Instead, however, sinners use the righteous judgments of God as an opportunity to question the character of those who allow them. The human heart is not moved by anything. He doesn't even think about the fact that he only deserves dish. Instead of taking refuge in the grace of God, he says like the lazy servant: "I knew you were a hard man: you reap where you have not sown and gather where you have not spread" (Mt 25, 24). "What did you love us for?"

As with Israel, the first character trait is also with professing Christianity: indifference to the love of God, even ignorance of the character of God, especially in His government with her.

To the defiant question: In what did you love us? answers the LORD, showing Israel its origins: “Wasn't Esau the brother of Jacob? And I loved Jacob; But I hated Esau. On what was the election of Jacob based? When God said, “The elder will serve the younger” (Genesis 25:23), what made Him choose? Neither brother had done good or bad at that moment. So what made the difference between them was only the established purpose, the free election of God at the choice of grace (Romans 9). And why did He now say, “I loved Jacob”? Had him that behavior Jacob given an occasion to do so? The character of Jacob certainly has nothing attractive to us - how much less to God! There has never been a person whose belief was so fraught with fraud. But perhaps the works of Jacob, despite his character, had drawn the love of God? By no means few among the patriarchs led a life poorer in good works than Jacob, and Malachi himself gives us information about the nature of the works of his descendants. So on what was the Lord's love for this wretched man based, and then for this people, whose condition was just as wretched? It sprang from the heart of God alone, who wanted to reveal himself and show sinners who he is. So Israel's advantage came from the fact that God wanted to reveal Himself - His nature and His heart - to such wretched creatures as us.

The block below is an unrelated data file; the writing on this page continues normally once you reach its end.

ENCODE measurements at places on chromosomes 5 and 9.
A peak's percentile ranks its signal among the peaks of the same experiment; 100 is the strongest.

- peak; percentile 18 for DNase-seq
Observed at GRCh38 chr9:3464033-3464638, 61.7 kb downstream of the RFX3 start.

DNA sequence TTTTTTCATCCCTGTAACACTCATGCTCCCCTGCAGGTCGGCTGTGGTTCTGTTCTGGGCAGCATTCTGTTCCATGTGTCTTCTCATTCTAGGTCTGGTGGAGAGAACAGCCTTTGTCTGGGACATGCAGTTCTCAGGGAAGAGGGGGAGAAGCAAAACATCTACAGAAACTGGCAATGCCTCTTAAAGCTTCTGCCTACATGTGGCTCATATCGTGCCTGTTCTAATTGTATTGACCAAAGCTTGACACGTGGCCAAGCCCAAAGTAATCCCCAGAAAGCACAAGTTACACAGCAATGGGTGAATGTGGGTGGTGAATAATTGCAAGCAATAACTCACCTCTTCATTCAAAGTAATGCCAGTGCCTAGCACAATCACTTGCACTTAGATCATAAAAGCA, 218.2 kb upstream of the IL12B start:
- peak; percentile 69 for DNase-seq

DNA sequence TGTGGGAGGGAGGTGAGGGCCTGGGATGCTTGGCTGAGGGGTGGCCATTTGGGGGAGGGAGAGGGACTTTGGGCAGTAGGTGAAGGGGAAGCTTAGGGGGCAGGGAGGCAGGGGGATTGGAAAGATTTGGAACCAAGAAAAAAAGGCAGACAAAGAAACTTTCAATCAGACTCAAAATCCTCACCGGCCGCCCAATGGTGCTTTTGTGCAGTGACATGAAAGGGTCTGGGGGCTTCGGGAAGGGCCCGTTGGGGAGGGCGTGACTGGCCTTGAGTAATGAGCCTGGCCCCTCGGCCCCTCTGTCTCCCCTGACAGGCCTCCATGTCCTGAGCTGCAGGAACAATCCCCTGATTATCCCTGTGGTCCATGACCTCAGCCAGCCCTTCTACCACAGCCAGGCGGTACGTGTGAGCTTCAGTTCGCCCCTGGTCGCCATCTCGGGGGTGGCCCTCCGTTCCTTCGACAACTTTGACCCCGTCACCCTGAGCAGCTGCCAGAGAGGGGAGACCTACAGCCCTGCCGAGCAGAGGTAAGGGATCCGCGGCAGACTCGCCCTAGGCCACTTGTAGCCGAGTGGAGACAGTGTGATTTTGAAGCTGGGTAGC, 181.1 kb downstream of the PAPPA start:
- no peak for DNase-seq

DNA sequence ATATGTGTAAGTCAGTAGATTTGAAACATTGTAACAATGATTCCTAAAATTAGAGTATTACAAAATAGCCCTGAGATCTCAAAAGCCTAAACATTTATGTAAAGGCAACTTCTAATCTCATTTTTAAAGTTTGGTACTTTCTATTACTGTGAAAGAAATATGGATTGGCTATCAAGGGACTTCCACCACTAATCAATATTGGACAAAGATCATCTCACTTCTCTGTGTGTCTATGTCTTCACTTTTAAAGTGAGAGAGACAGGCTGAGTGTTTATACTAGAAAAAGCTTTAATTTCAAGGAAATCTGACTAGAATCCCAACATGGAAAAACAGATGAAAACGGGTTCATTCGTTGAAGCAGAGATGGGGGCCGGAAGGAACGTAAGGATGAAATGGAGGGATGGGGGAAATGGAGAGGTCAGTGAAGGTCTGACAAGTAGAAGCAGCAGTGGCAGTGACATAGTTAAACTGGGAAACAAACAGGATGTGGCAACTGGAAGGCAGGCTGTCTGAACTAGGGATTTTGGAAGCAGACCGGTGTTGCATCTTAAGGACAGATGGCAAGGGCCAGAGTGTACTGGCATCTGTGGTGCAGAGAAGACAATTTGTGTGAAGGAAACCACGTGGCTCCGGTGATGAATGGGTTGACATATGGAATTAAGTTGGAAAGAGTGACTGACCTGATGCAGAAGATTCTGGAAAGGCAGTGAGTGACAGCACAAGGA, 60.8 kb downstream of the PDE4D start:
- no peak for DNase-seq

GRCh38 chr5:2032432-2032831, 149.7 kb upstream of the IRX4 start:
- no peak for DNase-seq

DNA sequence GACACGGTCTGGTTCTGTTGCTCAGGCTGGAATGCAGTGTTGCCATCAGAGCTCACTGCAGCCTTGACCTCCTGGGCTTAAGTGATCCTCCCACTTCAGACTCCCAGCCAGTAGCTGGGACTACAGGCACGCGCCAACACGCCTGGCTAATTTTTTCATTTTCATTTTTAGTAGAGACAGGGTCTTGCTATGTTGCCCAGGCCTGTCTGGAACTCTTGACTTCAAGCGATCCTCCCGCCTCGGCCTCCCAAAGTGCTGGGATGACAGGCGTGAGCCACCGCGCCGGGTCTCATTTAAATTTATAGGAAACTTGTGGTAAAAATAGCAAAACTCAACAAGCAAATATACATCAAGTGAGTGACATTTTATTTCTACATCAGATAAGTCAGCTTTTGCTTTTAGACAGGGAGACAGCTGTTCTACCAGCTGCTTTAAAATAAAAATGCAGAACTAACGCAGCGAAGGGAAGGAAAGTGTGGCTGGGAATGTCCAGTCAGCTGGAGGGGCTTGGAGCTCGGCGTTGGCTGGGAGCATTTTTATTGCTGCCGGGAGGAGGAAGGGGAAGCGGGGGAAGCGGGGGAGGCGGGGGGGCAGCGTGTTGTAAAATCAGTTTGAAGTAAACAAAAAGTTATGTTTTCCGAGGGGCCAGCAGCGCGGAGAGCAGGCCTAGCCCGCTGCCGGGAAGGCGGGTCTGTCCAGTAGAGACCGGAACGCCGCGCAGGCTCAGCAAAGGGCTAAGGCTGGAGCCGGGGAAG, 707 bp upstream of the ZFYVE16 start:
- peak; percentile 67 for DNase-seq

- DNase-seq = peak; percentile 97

But God adds, “I hated Esau.” Was there injustice and partiality with God because He hated this man? No way - the free choice of absolute God has nothing to do with hatred. In Genesis we find this choice: "The elder will serve the younger." But there we see no hatred for Esau. God does not pronounce the judgment on Esau from the start, but only in Malachi, the last prophetic book of the Old Testament. This means that God's hatred of Esau is the result of Behavior Esaus is. God had granted him, like his descendants, hundreds of years. During this time Edom was able to prove through his works whether it deserved the love of God. But it had proven on every occasion that it was the sworn enemy of God and His people. After all, it had filled the measure of its injustice by taking advantage of Jerusalem's plight. (Ob 10-14). Hence, because of his works, Edom becomes, for example, a judgment without mercy. Edom is the people "with whom the Lord is forever angry" (Mal 1: 3–5). The prophet Obadiah proclaims that it "will be cut off forever" and that "the house of Esau will have no one left" (Ob 10:18).

Henri Rossier

Source: www.bibelstudium.de/articles/2678